Interview with Brian Currin, Mediator in Basque Conflict

South African human rights lawyer Brian Currin is a leading figure in international efforts to find a negotiated solution to the Basque conflict. After initiating the 2010 Brussels Declaration that called on ETA, the armed Basque nationalist and separatist organization, to declare a ceasefire, which the group said was “permanent” last January, Currin established the International Contact Group for the Basque Country.

On October 17, 2011, an international conference in San Sebastian, attended by figures such as former Secretary-General Kofi Annan and co-organized by the International Contact Group, attempted to move the peace process forward. A declaration from ETA followed shortly thereafter.

Mr. Currin was interviewed by Marie O’Reilly, Publications Officer for the International Peace Institute, on October 28, 2011.

Marie O’Reilly (MOR): Brian Currin, thank you very much for talking to the Global Observatory today. On Thursday, October 20th, the Basque separatist group ETA announced a “definitive” end to its armed activity. ETA has broken “permanent” ceasefires before. Do you believe that this end will be definitive? And why has this declaration come about now?

Brian Currin (BC): Well, I do believe it will be definitive. And I think we must remember that this is not a ceasefire, it’s a declaration of the end of the armed struggle for ETA. It has taken some time to get to this point, but a very carefully designed process has been followed over the last few years to get here. The process was developed systematically, step by step, over a period of time. And so, I believe that at this moment, we have seen the end of ETA violence.

Previously, the ceasefire declarations were essentially the result of some engagement between Madrid and ETA. It was clearly easier for ETA to breach commitments to Spain because they could justify it on the basis that Spain breached commitments to them. But it is a different matter breaching a commitment to the international community. I say this in the context of ETA’s January 2011 ceasefire declaration being a response to the Brussels Declaration.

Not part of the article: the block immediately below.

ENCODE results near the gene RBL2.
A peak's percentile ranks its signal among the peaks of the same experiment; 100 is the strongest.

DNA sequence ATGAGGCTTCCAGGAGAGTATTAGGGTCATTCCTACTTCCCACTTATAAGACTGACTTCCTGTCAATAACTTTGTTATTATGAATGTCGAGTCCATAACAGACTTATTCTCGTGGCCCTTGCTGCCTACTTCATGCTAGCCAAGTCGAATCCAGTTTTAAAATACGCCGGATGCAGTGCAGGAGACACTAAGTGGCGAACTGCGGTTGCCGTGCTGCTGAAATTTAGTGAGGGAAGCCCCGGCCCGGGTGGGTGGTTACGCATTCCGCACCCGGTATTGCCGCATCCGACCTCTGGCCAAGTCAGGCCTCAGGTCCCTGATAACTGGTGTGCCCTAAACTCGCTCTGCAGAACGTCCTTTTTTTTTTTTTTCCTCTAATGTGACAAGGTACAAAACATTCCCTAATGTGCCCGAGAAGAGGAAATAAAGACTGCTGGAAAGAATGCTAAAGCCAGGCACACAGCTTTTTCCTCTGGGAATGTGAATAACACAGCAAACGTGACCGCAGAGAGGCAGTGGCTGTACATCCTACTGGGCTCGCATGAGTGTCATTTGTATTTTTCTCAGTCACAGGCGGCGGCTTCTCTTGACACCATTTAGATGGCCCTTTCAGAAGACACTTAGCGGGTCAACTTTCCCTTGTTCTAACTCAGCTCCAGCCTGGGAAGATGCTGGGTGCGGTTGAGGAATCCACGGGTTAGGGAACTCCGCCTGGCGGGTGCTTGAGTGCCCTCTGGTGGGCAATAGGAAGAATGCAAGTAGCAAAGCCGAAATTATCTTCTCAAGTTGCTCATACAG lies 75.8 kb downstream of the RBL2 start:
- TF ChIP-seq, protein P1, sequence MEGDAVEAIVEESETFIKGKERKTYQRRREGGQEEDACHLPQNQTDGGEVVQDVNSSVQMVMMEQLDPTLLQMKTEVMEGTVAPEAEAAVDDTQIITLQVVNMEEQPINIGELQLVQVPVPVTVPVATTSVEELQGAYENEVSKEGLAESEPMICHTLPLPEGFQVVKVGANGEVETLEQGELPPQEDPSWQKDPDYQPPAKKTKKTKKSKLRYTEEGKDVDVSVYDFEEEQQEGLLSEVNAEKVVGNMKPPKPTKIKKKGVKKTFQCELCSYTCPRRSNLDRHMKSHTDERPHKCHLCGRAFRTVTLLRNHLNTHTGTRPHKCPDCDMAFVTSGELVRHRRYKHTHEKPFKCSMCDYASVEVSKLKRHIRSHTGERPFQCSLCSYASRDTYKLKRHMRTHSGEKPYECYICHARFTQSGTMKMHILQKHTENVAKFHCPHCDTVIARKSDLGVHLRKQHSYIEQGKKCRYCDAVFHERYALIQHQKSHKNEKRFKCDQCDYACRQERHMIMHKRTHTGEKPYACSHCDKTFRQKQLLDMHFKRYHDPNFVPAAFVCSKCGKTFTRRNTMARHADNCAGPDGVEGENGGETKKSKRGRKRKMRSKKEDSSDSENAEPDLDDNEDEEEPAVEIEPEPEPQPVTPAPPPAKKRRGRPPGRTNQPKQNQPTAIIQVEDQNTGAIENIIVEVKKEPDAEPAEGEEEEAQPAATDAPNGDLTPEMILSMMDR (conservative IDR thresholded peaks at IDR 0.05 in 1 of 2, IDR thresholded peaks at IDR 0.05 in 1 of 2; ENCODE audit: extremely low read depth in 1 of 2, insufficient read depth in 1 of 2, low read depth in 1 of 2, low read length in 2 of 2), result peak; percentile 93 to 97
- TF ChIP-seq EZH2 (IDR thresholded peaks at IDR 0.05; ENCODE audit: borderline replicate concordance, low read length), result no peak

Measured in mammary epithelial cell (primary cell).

I am absolutely convinced that ETA will not go back to violence. The next thing that needs to happen is the government should meet with ETA and talk about the consequences of the violence, some of which would be the issue of prisoners, the whole question of decommissioning, as well as talking about victims—all of those are confidence-building measures.

MOR: The current Spanish government appears unlikely to enter talks with ETA. The leader of the center-right Popular Party—the favorite in Spain’s upcoming general elections—has also said that he will not negotiate with the group. Do you think this might change after the election?

BC: If I read everything that the Popular Party has said, their position, as I have understood it, has always been that they won’t negotiate a ceasefire with ETA. Their position is that ETA would have to be defeated, that ETA would have to be literally demolished and disappear completely. Interestingly enough, that has also been the position of the government—the Socialist Party—ever since the last ceasefire collapsed.

And now that ETA has declared an end to its armed struggle and wants to talk about the consequences of the violence: it is not there to negotiate the terms and conditions of a ceasefire, it is not there to negotiate the end of violence—violence has ended. We’re now at a point of normalizing politics in the Basque Country and in Spain. There are huge consequences of the violence that need to be dealt with. Some of them obviously have an interest for Abertzale Left [the Basque nationalist Left] and for ETA—for example, the issue of prisoners and the issue of the extreme security measures that are in place. But there are other issues, particularly decommissioning of arms, that surely must be of interest to the Spanish government and to France. So I would be very surprised if they are not willing to sit and talk about how those consequences are addressed. They won’t just go away on their own.